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A Love Letter to the Best and Worst Parts of Dublin

What it was like to grow up in the South Dublin suburbs, wanting desperately to leave, and then wanting to return.

by Roisin Kiberd
Apr 23 2015, 9:50pm

All photos of Dublin by Darragh McCaus. Smithfield, North Dublin.

This post originally appeared on VICE UK.

Opposing windows face north and south. Along the Liffey there's Custom House Quay where the tech giants and startups are; Dublin's current great economic hope. Beyond that is O'Connell Street, and statues of long-dead heroes overwhelmed by the presence the Spire, a chrome monument left over from the Celtic Tiger—the days before the recession. Beyond that is Temple Bar, cobblestoned streets, and the green, plastic twee that we present to outsiders. I'm at a party on the top floor of a flat in the center of Dublin's corporate wasteland. It's a going-away party: Another childhood friend is leaving the city for somewhere a young person has a decent chance of getting a job.

Lights and noise blaze in the distance, but the buildings closest to us are empty. They're offices which were never used, ones that have since been taken over by bad bank NAMA. There's something disjointed about a church turned into a brewery, a fallen bank turned into the city's first 24-hour Starbucks. This is a city that doesn't always make sense, with all the botched rebellions and the poor investments, the cultural bandwagons we've jumped. It's a beautiful view, but jarring. To live here is to be on top of the city but to gaze out headlong into its failings.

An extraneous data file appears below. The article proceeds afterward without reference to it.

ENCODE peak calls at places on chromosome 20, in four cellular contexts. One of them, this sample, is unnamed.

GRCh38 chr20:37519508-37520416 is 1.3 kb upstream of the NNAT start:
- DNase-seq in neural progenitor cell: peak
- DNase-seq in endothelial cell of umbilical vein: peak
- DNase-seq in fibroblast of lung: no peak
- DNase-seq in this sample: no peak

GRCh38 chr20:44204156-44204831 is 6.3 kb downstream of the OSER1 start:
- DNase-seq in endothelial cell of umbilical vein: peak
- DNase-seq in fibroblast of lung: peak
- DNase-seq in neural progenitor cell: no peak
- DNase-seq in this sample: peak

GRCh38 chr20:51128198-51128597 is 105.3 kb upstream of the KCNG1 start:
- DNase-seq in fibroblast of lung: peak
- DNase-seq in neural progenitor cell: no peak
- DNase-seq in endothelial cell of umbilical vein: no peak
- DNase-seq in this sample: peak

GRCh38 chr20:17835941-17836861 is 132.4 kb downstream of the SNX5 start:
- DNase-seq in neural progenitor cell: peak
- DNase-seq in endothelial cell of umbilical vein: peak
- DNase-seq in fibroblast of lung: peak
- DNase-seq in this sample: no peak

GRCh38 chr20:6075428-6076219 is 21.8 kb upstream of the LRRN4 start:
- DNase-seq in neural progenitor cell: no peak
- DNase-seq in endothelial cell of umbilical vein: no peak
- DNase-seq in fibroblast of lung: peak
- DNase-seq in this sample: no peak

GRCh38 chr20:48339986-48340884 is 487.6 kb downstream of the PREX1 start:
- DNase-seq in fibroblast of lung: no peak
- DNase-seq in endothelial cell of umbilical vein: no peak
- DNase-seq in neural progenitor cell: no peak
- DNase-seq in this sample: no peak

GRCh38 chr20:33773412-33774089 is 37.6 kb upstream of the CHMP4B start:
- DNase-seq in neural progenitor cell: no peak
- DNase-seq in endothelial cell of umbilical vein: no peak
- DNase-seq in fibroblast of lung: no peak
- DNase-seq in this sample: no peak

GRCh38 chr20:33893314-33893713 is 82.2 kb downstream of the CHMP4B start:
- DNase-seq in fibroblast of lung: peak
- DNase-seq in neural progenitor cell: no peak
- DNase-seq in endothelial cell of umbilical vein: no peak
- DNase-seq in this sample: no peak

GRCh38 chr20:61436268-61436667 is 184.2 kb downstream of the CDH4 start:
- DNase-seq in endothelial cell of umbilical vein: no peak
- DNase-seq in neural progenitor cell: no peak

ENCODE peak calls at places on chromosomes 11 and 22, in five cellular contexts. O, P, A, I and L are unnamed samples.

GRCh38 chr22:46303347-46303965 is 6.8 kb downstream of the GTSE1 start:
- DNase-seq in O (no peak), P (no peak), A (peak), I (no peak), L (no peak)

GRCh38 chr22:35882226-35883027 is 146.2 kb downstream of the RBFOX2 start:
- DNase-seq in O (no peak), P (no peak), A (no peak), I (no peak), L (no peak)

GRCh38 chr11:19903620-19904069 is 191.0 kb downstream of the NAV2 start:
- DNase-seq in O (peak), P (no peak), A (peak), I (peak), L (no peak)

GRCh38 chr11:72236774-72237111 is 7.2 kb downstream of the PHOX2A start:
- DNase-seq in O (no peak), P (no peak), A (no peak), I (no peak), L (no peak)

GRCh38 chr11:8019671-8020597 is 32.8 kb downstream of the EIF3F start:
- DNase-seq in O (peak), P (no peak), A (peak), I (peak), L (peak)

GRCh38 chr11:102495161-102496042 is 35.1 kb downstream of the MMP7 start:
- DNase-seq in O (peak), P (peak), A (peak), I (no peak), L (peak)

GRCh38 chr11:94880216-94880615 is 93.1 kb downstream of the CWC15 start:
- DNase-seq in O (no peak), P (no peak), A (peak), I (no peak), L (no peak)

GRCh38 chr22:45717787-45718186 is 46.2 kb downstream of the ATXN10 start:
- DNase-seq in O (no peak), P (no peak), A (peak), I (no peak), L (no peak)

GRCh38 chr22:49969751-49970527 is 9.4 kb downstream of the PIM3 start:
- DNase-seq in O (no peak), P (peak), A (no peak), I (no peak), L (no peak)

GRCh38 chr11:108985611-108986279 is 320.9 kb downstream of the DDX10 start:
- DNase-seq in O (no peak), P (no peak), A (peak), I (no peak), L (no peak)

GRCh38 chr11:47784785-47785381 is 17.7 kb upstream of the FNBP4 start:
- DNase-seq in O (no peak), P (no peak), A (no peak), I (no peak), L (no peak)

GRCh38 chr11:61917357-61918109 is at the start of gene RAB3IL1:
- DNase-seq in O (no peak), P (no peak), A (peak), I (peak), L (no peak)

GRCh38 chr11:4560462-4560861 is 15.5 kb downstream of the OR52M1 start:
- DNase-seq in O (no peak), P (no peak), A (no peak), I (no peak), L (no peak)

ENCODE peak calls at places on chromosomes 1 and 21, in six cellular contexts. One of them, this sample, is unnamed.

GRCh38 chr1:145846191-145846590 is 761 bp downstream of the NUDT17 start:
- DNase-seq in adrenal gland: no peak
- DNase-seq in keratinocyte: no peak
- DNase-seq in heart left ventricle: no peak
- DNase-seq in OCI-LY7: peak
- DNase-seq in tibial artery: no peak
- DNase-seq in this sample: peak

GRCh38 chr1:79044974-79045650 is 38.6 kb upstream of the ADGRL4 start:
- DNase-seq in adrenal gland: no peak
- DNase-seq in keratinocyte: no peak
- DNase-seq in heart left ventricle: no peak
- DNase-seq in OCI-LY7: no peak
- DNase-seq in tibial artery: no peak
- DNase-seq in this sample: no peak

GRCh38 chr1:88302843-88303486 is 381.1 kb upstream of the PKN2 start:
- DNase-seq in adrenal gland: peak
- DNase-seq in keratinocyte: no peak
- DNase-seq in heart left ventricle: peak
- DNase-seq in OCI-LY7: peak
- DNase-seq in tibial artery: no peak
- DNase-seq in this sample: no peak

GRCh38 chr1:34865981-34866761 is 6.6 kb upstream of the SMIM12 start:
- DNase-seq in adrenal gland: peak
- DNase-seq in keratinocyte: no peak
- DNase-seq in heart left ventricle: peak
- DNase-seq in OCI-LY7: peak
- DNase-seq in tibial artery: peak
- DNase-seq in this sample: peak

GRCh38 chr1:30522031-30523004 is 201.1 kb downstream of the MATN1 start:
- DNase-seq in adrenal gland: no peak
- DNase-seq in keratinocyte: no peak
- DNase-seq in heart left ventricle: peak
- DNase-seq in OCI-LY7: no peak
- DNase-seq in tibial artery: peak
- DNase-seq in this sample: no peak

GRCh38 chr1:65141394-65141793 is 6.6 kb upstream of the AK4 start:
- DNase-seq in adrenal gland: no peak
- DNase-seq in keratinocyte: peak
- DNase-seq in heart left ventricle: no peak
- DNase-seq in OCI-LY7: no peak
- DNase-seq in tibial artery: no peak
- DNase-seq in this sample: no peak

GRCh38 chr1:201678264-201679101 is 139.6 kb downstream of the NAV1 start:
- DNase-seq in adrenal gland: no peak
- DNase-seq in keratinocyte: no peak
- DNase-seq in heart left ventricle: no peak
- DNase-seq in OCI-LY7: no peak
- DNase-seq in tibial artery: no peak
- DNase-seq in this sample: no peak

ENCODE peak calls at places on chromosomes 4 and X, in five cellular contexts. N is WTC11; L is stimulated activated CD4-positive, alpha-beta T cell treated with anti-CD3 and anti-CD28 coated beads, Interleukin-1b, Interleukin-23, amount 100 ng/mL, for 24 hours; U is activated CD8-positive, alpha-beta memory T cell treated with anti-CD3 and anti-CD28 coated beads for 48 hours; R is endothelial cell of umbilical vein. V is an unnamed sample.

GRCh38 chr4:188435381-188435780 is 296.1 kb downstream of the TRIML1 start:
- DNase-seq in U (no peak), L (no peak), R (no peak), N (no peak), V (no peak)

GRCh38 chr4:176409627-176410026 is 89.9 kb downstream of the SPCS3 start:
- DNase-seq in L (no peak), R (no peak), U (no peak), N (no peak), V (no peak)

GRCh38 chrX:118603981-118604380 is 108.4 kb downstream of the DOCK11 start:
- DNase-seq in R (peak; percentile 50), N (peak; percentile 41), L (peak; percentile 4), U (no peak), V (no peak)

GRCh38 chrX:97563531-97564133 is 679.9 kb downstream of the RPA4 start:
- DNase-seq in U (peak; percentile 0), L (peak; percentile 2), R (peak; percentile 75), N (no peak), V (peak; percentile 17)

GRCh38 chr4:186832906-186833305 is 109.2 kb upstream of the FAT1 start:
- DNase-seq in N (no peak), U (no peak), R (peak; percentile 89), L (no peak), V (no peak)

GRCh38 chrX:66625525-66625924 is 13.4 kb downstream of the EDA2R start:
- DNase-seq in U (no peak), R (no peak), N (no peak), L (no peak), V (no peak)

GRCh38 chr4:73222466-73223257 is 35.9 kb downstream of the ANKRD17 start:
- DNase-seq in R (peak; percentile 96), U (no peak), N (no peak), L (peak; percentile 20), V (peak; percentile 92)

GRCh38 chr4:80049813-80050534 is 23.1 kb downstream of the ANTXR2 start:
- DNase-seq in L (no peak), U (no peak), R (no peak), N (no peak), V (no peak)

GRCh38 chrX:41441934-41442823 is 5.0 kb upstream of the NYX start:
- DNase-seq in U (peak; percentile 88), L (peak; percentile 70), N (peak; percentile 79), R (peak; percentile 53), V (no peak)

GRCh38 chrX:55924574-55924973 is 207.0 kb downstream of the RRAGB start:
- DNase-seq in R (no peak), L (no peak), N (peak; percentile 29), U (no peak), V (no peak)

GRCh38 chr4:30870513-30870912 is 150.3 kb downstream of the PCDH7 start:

I grew up in Ranelagh, a South Dublin inner suburb which has in recent years become so fashionable that nobody my age can rent there. It's in Dublin 6, the less-grandiose cousin to Dublin 4, where the old money and the rugby players are. It's full of shops selling juice cleanses and dog clothing. It feels like an unreal Dublin, one which stands in oblivious contrast to parts of the Northside, the inner city and the suburbs where the recession's effects are more visible.

I remember Celtic Tiger Dublin pre-2008, back when I attended a grind school in the center of town. The students were an odd mixture of aspiring doctors and lawyers trying for straight As in their exams, and hardboiled "bad kids" who'd been kicked out of their previous schools and spent class hours getting high in the park. It was an expensive place to study, and for all our pretensions to indie refinement my friends and I remained Celtic Cubs. In school we moved through swarms of Juicy tracksuits and popped polo collars, kids who were minor Middle Eastern royalty and kids whose parents were tax exiles. There were rumors of a helipad on the roof, or a girl whose dad owned a chain of luxury hotels.

South Dublin